hi, maybe it helps if you concentrate of the wording seen on the card which causes the state.
What about if it said "the active player gets injured" and the person with the armor isn't the active player? Is the armor just useless in that circumstance, or can it always protect one person?
All involved players, I think. Not 100% sure though, good question.
Depends on how you think about it I guess.
From a certain point of view, walking and hunting and walking and hunting is all you ever do. Curses give you a series of little objectives where you have to collect stuff from one corner of the map and bring it to another corner, or you have to save up for a difficult action, but they're all relatively small variations on "wander the island and try to survive." They encourage you to wander to different places, some give your wanderings more direction, others less so, but they don't really change anything fundamental about the island or what you do there. They share some points of interest, too, and the base game island isn't gigantic -- you'll visit a lot of the same places on your next three curses that you visited on your first one, either as part of an objective or just on your way from one objective to the next.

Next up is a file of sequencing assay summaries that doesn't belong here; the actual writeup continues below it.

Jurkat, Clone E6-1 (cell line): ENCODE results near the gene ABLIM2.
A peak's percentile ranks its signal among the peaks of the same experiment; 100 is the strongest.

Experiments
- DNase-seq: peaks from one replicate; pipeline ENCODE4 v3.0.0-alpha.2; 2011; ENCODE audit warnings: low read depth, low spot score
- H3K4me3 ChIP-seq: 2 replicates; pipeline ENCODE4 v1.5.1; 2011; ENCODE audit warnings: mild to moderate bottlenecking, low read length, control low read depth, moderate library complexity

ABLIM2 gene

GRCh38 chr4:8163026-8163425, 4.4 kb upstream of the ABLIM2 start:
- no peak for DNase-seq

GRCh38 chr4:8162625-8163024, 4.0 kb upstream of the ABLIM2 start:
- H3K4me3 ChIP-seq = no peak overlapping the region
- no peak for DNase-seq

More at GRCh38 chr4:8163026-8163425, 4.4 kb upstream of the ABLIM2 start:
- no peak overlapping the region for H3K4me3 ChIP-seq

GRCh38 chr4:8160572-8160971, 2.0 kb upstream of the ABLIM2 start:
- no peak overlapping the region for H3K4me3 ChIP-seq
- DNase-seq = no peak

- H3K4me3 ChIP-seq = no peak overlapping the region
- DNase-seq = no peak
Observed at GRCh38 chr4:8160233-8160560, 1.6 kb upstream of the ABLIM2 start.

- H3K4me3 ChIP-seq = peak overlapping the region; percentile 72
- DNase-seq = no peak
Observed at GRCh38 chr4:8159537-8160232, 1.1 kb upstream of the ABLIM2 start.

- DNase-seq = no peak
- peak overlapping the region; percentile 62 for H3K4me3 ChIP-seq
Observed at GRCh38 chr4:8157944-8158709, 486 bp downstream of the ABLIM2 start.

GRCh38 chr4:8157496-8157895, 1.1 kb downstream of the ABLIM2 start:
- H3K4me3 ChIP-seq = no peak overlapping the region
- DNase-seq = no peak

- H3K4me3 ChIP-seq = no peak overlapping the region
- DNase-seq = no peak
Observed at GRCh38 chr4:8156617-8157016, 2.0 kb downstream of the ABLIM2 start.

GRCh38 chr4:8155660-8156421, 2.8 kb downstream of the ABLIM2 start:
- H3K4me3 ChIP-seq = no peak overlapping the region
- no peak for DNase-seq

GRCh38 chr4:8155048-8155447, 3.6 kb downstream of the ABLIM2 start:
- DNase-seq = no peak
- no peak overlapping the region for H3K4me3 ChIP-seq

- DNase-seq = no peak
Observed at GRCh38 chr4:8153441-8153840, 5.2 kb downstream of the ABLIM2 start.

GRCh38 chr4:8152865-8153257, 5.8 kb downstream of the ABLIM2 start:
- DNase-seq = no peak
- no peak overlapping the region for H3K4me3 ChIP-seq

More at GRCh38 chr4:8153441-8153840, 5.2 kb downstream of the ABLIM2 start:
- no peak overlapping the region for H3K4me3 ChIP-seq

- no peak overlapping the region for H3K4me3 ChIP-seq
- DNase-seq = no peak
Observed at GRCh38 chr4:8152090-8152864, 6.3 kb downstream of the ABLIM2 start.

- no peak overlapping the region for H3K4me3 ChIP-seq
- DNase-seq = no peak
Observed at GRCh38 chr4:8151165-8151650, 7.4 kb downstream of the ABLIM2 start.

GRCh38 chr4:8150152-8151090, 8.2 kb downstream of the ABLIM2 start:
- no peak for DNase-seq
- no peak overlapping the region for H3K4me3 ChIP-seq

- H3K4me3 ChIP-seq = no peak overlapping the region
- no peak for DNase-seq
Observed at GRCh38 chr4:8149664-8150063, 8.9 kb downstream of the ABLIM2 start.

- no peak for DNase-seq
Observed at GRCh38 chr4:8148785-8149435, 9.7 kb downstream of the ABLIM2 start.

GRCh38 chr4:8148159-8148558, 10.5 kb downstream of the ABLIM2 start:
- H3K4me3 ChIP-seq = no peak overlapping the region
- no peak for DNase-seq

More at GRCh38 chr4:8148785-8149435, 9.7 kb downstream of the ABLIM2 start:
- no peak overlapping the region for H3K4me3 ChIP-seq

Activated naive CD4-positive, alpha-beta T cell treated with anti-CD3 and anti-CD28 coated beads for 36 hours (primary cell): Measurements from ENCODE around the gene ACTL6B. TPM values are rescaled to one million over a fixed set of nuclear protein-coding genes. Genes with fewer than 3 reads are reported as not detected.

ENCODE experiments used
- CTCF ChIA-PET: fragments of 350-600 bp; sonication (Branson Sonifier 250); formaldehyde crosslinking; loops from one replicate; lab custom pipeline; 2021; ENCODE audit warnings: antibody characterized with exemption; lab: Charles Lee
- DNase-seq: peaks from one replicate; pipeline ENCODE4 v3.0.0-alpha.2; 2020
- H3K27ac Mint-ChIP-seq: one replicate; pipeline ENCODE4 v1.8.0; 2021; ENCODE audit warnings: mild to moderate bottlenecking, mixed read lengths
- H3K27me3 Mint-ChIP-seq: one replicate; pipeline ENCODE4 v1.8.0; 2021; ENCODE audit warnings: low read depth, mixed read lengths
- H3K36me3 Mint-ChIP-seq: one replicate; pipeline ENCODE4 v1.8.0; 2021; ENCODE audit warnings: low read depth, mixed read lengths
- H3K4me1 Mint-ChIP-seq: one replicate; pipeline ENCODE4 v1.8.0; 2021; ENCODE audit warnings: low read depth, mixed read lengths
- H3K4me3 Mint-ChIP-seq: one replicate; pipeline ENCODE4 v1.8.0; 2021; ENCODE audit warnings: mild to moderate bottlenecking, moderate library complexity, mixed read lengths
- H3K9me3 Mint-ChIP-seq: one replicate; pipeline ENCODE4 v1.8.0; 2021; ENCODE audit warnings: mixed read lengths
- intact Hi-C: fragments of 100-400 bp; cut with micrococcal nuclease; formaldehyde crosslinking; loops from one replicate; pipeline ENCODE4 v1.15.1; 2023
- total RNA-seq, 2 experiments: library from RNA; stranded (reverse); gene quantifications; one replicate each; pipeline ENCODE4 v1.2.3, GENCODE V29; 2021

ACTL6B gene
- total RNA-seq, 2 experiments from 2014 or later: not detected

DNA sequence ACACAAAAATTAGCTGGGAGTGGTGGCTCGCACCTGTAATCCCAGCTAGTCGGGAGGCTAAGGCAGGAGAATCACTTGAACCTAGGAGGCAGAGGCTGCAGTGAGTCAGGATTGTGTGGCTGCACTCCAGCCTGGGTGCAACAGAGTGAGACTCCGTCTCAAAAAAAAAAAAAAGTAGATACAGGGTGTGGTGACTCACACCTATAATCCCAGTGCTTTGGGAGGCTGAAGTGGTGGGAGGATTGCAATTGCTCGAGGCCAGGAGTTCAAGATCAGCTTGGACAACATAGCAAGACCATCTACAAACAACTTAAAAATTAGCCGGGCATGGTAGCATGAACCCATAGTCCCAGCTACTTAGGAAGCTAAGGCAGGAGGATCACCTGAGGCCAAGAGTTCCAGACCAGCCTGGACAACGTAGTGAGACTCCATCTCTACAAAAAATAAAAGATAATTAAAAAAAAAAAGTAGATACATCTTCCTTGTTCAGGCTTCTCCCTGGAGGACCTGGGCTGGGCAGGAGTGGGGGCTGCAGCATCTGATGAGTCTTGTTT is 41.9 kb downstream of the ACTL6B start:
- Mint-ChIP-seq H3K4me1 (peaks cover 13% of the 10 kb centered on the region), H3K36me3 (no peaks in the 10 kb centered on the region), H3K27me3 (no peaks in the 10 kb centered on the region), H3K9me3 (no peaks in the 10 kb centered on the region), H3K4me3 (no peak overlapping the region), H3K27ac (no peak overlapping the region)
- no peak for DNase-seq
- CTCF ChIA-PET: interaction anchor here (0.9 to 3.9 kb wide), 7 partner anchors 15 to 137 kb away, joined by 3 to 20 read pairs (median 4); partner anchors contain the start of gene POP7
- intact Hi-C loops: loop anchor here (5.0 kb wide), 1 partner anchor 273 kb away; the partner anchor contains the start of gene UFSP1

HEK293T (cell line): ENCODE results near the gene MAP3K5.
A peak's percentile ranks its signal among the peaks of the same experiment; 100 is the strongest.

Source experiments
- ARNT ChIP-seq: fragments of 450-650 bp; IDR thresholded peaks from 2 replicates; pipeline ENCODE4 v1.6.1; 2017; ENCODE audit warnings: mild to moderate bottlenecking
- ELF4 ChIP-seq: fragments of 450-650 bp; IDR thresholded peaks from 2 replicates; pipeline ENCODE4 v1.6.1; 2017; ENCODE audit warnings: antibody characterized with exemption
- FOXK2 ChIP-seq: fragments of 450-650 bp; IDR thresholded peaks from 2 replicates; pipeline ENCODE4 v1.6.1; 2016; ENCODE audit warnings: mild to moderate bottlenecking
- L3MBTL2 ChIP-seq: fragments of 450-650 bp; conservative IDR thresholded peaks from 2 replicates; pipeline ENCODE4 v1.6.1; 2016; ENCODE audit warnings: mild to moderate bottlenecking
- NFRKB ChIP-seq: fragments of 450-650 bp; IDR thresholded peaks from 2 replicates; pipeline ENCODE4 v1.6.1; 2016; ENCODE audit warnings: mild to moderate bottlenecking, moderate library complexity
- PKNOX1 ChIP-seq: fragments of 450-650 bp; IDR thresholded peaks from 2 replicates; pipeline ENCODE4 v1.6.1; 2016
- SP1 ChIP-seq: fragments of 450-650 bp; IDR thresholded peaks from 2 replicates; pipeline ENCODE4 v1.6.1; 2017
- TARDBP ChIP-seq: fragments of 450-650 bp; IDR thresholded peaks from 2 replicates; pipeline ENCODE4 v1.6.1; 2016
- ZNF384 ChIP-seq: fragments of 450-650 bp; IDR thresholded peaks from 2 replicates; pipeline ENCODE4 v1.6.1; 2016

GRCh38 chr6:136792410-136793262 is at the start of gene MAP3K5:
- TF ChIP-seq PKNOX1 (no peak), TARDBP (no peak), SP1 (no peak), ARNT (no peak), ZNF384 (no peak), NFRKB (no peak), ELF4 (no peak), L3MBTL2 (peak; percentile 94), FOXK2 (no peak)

Each curse only has about 20-30 cards dedicated to it alone. The other 900 or so are shared between all 4. 99% of the interesting stuff happening all the time isn't because of Goddess, it's just part of the island. It takes most people like a curse and a half or two curses to fully explore the island, at which point the game becomes more about optimization. Once you know where everything is, all four of the base game curses are pretty simple/easy, and the most fun way to play is with all 4 of them.
Expansion curses are different. A lot of those take you to whole new areas that are otherwise inaccessible.
Some of the curses are more interesting than others, though.
Offering to the Guardians
Offering gives you almost no objectives it all. You can think of it as a free-form exploration run with no real objective except to survive indefinitely. Some people think it's lame, your mileage may vary. More specifically: